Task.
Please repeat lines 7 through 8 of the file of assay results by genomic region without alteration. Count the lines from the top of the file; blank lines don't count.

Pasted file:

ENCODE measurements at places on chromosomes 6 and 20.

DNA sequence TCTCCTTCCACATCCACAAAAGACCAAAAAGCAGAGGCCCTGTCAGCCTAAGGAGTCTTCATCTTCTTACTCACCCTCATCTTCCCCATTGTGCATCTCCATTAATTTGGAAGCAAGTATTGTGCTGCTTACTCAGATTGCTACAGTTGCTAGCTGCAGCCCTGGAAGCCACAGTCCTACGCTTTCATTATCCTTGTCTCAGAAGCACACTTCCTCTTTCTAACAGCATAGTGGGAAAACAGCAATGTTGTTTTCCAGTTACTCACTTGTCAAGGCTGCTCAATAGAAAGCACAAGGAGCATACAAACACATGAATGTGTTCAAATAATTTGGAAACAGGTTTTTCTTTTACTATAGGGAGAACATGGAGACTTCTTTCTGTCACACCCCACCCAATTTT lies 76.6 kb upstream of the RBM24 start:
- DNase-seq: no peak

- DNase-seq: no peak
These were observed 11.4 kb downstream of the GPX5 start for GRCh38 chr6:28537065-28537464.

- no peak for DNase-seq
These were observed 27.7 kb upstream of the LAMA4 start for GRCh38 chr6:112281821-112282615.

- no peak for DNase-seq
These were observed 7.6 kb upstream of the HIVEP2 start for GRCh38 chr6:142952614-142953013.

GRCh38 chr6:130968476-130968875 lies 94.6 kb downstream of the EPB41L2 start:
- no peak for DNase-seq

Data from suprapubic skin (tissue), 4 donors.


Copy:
These were observed 27.7 kb upstream of the LAMA4 start for GRCh38 chr6:112281821-112282615.

- no peak for DNase-seq